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Commercial real estate: Co-working transactions shoot-up in 2018

It is early days, but the real estate business appears to be testing a transition from selling products to selling a service. The rise of co-working underlines this.

twitter-logo Goutam Das   New Delhi     Last Updated: June 21, 2018  | 22:07 IST

The commercial real estate business in India is changing. It is early days, but the business appears to be testing a transition from selling products to selling a service. The rise of co-working underlines this. Start-ups, who need scaling-up or down, led the adoption but now even established corporates have joined in. Apart from the flexibility co-working spaces offer, it is simply less of a hassle - no dealing with multiple vendors, less compliance headaches, and a plug and play setting.

Property consultant Knight Frank India came up with a 'The office of the future' report, highlighting the traction Co-working is witnessing in India.  Here are some of its findings:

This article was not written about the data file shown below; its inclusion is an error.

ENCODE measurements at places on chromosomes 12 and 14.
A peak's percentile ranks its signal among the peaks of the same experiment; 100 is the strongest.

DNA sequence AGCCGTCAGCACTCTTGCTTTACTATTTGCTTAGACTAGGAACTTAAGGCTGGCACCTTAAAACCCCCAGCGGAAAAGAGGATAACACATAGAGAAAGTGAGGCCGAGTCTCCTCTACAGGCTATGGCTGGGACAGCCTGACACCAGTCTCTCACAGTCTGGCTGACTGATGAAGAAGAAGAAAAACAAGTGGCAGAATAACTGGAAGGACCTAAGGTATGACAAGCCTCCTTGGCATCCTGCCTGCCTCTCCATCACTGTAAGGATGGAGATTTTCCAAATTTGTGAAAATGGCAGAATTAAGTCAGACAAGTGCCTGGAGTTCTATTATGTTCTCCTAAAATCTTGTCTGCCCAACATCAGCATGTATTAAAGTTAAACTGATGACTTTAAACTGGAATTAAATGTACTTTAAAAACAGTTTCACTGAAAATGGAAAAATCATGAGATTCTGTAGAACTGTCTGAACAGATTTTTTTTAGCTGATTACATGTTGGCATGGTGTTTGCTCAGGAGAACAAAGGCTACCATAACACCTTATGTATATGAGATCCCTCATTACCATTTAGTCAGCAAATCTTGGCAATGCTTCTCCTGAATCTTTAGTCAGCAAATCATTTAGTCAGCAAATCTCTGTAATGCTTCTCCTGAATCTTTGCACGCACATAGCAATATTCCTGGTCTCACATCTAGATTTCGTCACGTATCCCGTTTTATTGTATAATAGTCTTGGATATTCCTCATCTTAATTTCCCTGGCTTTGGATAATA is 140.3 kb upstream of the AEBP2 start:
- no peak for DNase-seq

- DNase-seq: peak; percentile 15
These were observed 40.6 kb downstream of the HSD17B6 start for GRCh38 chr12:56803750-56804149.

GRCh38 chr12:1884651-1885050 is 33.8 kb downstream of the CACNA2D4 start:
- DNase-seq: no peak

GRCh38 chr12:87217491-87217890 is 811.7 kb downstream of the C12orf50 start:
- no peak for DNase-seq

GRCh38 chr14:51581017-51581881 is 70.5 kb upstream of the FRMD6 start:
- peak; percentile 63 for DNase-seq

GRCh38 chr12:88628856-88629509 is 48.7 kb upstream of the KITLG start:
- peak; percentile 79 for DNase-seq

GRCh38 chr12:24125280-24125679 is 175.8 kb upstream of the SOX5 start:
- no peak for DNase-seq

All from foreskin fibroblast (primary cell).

1. There are about 200 co-working players running an estimated 400 shared workspaces across India today. In 2010, there were less than 30 such centres. The report says that Regus is the most established and the largest shared workspace operator in India today with approximately 2 million sq ft and 20,000 seats under operation. WeWork and CoWrks are among the newer companies.

2. While co-working companies accounted for about 1.8 mn sq. ft. of the 41 mn sq. ft. annual commercial office space transactions volume in 2017, the expansion plans of major players and growing demand is expected to see annual transaction numbers triple from current levels over the next three years.

3. Compared to the 1.8 mn sq ft in 2017, the first quarter of 2018 itself has exceeded the annual tally of 2017. Q1 2018 witnessed transactions to the tune of 2 mn sq ft. In Q1 2018, the highest co-working transaction activity was witnessed in Bengaluru, NCR and Hyderabad markets, which contributed 43 per cent, 16 per cent and 15 per cent respectively.

4. About 50 per cent of the client roster of an Indian co-working operator is made up of big corporates today. A few years back, start-ups, SMEs and the Gig economy workers formed majority.

5. Private Equity players have also been looking to invest in co-working startups, the report says. One example is that of Sequoia Capital that invested $20 million in co-working space start-up, Awfis.

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